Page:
The views expressed in articles published on FIRES do not necessarily reflect those of IES or represent endorsement by the IES.
By Ian Ashdown, P. Eng. (Ret.), FIES
Senior Scientist, SunTracker Technologies Ltd.
Numerous medical studies have shown that exposure to blue light at night suppresses the production of melatonin by the pineal gland in our brains and so disrupts our circadian rhythms. As a result, we may have difficulty sleeping. It is therefore only common sense that we should specify warm white (3000 K) light sources wherever possible, especially for street lighting.
True or false?
To answer this question, we first need to define what we mean by “blue light.” Neither the Illuminating Engineering Society (IES) nor the Commission Internationale d’Eclairage (CIE) define the term in their online vocabularies (available here and here). However, UL, LLC (formerly Underwriters Laboratories Inc.) has recently introduced its UL Verified Mark , a “third-party product claims verification program.” One such Verified Mark is shown in Figure 1:
The verification process for this mark is described thus:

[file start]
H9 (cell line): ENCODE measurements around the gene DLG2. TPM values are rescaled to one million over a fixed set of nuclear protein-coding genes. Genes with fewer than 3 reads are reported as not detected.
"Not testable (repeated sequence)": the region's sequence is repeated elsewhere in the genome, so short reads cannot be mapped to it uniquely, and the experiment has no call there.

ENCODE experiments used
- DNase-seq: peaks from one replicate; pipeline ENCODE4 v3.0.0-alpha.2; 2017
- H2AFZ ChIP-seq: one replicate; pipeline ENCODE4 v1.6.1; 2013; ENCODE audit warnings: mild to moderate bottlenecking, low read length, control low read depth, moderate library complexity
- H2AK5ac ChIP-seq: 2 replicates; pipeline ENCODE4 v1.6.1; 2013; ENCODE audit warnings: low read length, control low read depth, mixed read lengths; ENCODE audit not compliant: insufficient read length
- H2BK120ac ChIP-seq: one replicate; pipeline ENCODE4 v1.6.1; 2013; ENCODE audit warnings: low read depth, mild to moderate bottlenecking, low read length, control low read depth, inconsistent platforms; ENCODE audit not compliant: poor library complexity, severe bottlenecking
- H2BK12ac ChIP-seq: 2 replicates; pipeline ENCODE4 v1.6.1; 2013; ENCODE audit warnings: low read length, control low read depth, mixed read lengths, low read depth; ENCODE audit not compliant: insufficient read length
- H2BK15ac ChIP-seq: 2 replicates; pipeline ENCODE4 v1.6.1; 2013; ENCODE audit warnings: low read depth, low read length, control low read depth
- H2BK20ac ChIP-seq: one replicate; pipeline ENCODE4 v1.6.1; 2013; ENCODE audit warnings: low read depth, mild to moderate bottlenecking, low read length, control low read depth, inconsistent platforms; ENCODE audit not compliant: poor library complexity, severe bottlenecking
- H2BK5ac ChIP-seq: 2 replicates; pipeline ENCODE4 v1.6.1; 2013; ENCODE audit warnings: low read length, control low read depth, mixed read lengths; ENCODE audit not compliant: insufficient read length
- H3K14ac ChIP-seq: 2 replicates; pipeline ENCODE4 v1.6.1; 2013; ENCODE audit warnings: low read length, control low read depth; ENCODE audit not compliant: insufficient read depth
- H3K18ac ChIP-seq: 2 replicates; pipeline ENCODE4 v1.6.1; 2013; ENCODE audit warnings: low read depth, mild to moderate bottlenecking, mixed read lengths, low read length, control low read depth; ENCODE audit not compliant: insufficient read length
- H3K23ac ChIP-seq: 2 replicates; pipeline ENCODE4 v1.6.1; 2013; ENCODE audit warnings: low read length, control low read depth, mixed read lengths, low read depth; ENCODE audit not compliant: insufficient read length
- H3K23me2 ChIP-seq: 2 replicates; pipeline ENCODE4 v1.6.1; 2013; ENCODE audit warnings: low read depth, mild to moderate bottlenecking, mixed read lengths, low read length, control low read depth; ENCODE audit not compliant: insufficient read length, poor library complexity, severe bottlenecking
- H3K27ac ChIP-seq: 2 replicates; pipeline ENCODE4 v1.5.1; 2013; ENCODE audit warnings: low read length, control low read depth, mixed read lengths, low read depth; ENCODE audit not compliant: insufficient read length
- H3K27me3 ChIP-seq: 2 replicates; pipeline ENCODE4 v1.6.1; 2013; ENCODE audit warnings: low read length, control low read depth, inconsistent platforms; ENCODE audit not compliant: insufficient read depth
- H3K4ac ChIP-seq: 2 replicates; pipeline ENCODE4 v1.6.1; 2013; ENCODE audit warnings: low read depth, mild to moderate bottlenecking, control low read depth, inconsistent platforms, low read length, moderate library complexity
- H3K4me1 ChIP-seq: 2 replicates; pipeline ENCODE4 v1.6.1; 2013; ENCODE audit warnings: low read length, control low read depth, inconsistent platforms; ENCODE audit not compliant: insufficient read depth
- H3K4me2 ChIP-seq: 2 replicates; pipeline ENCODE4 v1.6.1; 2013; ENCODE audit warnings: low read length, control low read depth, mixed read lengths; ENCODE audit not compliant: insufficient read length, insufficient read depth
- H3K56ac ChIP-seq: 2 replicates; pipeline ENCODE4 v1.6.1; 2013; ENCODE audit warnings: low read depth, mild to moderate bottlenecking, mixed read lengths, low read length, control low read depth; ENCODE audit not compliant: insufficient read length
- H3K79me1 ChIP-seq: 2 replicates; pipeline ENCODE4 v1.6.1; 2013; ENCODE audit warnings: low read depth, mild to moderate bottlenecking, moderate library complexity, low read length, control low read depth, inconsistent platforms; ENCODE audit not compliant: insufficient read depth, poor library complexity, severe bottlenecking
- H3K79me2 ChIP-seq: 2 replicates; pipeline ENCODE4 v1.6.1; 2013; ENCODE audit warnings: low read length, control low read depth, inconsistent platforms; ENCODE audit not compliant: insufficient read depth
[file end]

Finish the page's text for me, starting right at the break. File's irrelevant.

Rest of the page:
“In accordance with LM-79-08, Section 9.1, measure the radiation emitted by the product across the visible spectrum of 380 – 780 nm. From the visible spectrum radiation measurement, determine the amount of ‘blue light’ radiation emitted between 440 – 490 nm. To calculate the percent of blue light emitted, divide the amount of blue light radiation by the amount of radiation measured across the complete visible spectrum.”
The lower wavelength limit of 440 nm seems somewhat arbitrary unless you also define “violet light,” but the upper wavelength limit of 490 nm makes sense; wavelengths in the region of 490 to 570 nm appear to be varying hues of green. This makes it easy – if we eliminate light of all wavelengths below 490 nm, we should not have any concerns about suppressing the production of melatonin and possible sleep disruption.
True or false?
To answer this question, we need to take a closer look at those medical studies. The human retina has a smattering of intrinsically photosensitive retinal ganglion cells, or ipRGCs. Similar to the more familiar rods and cones, these ipRGCs contain a photosensitive protein called melanopsin. The sensitivity of melanopsin varies with wavelength, as shown in Figure 2.
It is these ipRGCs that sense “blue light” and send signals to the suprachiasmatic nucleus (SCN), a tiny region of some 20,000 neurons in the brain that is responsible for instructing the pineal gland when to produce melatonin.